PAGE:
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For forty years, Berlin was the symbol of the Cold War when the city center was cut into two by the odious Wall. West of the Wall, the city developed as a 'showcase of the capitalist West', while east of the Wall grey communist housing blocks were built. In between, there was a desolate no man's land. After the Wall came down this changed drastically. Berlin became the capital of Germany again and worked hard to make a fresh start. And it succeeded: The city is buzzing like never before and exerts a magical attraction. It has historic sights, world-class museums, countless options for shopping and various neighborhoods with excellent restaurants, cozy bars and trendy discotheques. Berlin is a great destination for a city trip.
The heart of the new city is formed by the Potsdammer Platz. The square itself is a busy traffic junction, but a lively new neighborhood has arisen around the square with theaters, restaurants, bars, casinos and cinemas. Architects were given a free rein in this new city center, with one of the main eye-catchers being the Sony Center. It houses for example the Berlin Film Museum, which holds a large part of Marlene Dietrich's private collection. From the observation deck on the top floor of the Kohllhoff Tower you can see clearly how the new city center is designed.
You also have a good view from the new glass dome on the Reichstag Building. It is one of the most popular attractions so you have to take into account long waiting periods, especially during summer months. Berlin's highest viewing point can be found on the east side of town: The 389-meter-high Fernsehturm near the Alexanderplatz. The viewing platform is located at an altitude of over 200 meters.
Despite its tragedy, Berlin has not forgotten the city's division. You can for example see a line of clinkers that marks the location of the Berlin Wall. At the Mühlenstrasse, part of the wall is still standing, but it is no longer the grey concrete wall that it used to be. Artists from all over the world have decorated the wall with their paintings and so these days it is an open-air art gallery, the East Side Gallery. There is another part of the Wall left on the Bernauer Strasse, including a section of no man's land in order not to forget how it used to be. The Dokumentations Zentrum tells the story of the Wall through hundreds of photos, documents and video footage. The Museum Haus am Checkpoint Charlie mainly focuses on escape attempts made by East Germans.
Berlin doesn't ignore the other tragedy, World War II, either. The Holocaust Memorial was put up for the Nazi's Jewish victims. It is a controversial monument consisting of over 2700 concrete blocks, which vary in height with narrow paths in between. The designer wanted the design to give a feeling of disorientation and isolation. There is a documentation center underneath the monument.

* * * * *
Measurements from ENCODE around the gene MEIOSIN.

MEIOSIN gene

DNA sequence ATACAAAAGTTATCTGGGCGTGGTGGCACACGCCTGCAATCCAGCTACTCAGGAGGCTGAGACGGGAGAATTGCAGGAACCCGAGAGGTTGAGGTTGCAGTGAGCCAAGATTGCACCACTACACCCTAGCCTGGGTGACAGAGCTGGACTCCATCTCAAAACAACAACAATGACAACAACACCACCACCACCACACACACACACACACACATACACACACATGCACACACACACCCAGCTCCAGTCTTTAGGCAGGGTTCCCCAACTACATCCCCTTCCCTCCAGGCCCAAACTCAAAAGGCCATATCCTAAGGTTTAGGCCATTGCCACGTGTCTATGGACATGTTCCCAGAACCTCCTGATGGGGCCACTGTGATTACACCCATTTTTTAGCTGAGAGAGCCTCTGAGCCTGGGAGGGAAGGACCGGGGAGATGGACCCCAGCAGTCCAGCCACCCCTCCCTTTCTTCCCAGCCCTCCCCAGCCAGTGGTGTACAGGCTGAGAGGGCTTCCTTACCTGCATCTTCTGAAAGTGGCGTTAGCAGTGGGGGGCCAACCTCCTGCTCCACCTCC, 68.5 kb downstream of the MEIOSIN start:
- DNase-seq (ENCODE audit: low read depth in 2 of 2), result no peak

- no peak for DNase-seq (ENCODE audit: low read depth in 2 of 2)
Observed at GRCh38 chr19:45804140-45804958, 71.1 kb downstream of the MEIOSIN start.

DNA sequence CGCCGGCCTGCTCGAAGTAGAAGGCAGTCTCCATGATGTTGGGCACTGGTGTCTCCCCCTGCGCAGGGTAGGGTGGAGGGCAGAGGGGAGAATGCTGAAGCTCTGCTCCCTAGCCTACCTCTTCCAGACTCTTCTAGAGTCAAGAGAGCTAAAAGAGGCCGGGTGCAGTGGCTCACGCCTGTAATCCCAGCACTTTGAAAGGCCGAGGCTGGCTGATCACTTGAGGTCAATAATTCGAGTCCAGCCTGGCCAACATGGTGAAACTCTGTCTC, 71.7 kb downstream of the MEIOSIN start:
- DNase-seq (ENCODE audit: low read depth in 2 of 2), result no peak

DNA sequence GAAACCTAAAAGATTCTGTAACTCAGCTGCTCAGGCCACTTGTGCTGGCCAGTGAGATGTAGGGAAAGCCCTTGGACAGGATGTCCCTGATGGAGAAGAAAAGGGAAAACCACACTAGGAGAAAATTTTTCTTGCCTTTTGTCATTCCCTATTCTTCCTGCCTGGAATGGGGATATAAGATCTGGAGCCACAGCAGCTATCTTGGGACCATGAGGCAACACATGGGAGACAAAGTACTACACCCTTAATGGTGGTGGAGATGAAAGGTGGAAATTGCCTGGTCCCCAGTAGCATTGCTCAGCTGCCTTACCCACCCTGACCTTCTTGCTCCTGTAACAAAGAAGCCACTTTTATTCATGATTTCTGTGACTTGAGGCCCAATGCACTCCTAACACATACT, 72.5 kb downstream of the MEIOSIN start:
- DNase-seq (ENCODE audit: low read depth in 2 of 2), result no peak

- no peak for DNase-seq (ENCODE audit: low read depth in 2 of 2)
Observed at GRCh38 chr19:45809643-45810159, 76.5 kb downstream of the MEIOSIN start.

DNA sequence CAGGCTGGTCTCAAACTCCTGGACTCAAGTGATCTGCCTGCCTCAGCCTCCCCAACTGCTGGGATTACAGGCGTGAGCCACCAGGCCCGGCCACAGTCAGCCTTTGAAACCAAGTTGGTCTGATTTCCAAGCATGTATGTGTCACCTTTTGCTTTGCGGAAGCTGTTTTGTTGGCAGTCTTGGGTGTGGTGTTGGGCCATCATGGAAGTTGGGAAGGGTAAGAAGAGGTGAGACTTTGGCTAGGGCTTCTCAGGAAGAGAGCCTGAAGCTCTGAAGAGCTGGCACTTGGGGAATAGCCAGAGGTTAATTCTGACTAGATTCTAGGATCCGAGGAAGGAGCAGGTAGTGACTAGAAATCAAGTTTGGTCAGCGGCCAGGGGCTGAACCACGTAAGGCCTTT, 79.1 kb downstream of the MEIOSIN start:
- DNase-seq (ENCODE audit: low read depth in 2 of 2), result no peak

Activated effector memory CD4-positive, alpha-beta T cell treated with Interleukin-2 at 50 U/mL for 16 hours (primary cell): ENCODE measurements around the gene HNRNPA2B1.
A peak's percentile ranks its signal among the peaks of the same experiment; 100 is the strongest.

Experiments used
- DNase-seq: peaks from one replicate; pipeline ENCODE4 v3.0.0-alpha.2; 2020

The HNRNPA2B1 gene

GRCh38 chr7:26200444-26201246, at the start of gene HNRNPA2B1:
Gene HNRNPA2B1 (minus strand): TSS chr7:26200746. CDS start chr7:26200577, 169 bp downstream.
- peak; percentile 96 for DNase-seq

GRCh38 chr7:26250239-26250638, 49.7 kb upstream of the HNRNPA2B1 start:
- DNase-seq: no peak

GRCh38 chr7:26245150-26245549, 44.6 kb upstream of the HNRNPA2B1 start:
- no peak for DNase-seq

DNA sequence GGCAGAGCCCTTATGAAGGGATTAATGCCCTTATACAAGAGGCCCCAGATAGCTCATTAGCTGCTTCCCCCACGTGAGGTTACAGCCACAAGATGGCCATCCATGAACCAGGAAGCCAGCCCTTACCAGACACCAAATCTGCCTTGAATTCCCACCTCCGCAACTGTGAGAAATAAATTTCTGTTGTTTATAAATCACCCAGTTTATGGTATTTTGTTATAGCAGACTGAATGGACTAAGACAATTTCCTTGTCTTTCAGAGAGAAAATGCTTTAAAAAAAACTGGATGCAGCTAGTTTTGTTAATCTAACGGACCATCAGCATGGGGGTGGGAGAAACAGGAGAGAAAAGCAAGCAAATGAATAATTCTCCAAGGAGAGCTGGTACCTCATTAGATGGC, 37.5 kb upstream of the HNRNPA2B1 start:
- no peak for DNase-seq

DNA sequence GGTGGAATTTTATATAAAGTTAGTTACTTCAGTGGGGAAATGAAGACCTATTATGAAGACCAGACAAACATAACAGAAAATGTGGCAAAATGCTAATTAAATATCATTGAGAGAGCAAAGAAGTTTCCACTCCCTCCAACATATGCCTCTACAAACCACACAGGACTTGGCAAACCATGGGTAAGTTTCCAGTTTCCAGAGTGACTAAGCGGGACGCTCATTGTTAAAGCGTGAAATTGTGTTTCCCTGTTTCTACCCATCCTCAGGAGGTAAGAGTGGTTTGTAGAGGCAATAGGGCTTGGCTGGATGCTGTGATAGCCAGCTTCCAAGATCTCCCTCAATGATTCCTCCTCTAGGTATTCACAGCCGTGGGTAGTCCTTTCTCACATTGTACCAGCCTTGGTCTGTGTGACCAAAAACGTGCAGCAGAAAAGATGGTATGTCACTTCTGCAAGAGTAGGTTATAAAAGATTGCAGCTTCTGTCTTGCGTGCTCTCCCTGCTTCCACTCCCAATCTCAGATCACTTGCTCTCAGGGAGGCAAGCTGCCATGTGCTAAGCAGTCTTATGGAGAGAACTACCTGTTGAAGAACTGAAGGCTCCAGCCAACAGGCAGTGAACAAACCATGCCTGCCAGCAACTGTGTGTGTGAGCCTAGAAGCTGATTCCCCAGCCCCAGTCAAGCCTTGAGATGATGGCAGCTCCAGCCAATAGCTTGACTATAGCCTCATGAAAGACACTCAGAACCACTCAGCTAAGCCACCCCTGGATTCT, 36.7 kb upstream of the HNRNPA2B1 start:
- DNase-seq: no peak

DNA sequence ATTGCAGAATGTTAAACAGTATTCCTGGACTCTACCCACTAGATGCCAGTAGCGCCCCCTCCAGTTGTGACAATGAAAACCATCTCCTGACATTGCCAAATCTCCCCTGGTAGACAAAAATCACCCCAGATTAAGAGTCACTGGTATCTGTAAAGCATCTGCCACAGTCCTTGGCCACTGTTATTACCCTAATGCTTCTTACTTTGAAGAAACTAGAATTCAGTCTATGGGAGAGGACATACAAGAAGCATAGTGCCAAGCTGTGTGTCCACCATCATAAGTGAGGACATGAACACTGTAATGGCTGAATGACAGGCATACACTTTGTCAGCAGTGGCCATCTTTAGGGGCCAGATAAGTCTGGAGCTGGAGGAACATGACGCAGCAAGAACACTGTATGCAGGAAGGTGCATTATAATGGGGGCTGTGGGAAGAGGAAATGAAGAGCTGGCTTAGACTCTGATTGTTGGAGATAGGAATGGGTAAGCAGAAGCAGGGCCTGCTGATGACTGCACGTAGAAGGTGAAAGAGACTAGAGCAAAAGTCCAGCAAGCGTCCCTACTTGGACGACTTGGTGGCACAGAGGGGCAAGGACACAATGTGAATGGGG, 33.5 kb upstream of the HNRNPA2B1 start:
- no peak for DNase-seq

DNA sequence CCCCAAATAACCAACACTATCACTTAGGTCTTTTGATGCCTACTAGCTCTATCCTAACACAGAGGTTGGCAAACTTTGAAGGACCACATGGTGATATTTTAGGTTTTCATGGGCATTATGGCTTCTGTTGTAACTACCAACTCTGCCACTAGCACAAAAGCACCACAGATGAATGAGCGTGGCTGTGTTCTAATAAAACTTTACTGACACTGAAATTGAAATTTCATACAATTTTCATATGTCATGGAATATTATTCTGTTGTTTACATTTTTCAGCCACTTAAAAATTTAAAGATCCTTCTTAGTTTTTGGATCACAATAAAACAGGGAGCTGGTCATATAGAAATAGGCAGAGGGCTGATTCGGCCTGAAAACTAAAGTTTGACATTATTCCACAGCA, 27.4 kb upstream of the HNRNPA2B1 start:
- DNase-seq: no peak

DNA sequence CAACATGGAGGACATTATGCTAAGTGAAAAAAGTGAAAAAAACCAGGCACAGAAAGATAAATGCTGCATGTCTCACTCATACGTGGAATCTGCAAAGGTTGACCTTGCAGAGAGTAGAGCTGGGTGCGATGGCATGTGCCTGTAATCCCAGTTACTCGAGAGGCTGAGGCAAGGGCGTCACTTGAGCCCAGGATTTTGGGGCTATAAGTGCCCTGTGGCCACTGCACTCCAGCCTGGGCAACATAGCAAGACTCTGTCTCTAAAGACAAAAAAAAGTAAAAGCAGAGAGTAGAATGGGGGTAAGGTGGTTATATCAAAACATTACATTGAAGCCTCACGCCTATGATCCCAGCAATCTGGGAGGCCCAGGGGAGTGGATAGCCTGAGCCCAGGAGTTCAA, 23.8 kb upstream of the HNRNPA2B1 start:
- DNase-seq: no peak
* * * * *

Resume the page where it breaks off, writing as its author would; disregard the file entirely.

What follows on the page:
The Museuminsel is literally an island in the center of Berlin, housing some of the city's major museums, like for example the Egyptian Museum, which contains a wonderful collection of ancient Egyptian art, the Pergamon Museum with objects from the ancient Greek and Islamic times, and the Old National Gallery with nineteenth-century paintings and sculptures.
Although very few medieval buildings are preserved in Berlin, you can still find them in the city of Bernau, twenty kilometers northeast of Berlin. The city has beautiful ancient ramparts and an impressive Gothic church. The Historic Museum is located near the main city gate.
The former Sachsenhausen concentration camp is located approximately fifty kilometers north of Berlin. This camp has been preserved in its original state and in the KZ Sachsenhausen museum you can learn which torture methods the Nazis applied. If you feel the need to relax after visiting this hideous museum, we recommend you go to the nearby Oranienburg Castle. The Baroque castle is surrounded by a beautiful park including a botanical garden.
In Potsdam, 26 kilometers southwest of Berlin, lies the beautiful Sanssouci Palace. The palace has an exuberant Rococo interior and is surrounded by large gardens filled with fountains and marble sculptures. In the eighteenth century, Potsdam was also the home base of Dutch craftsmen. They lived in their own district in typical Dutch-style houses.
From Berlin, you can easily use your rental car to get to the Baltic coast. Usedom has a beautiful, elongated sandy beach. Many beaches on the Baltic coast have reserved part of the beach for nudism.
Berlin offers a wide range of hotels in all price categories. As public transportation in Berlin is excellent, it doesn't really matter in which neighborhood you book a hotel. If you prefer to stay close to the main attractions, we recommend booking a hotel in 'Mitte'>
Contrary to most other major European cities, it is not hard to find a parking space for your rental car in Berlin. There are sufficient possibilities to park your car out on the street but there are also hundreds of parking garages. Outside the city center there are even many streets where you can park your car for free. Thanks to Berlin's excellent public transportation, this is a very valid option. There are parking lots near all U and S-bahn stations in the suburbs where you can leave your rental car for free or at a low rate.
The city center is an 'Umweltzone', where you are only allowed to drive with a special sticker on your windshield.
The Berlin Airport Berlin Schoenefeld Airport (previously: Schönefeld) is located sixteen kilometers southwest of the city. You can easily reach the airport by rental car. The A113 freeway (Autobahn) runs underneath the airport and connects with Berlin's A100 beltway near Neukölln.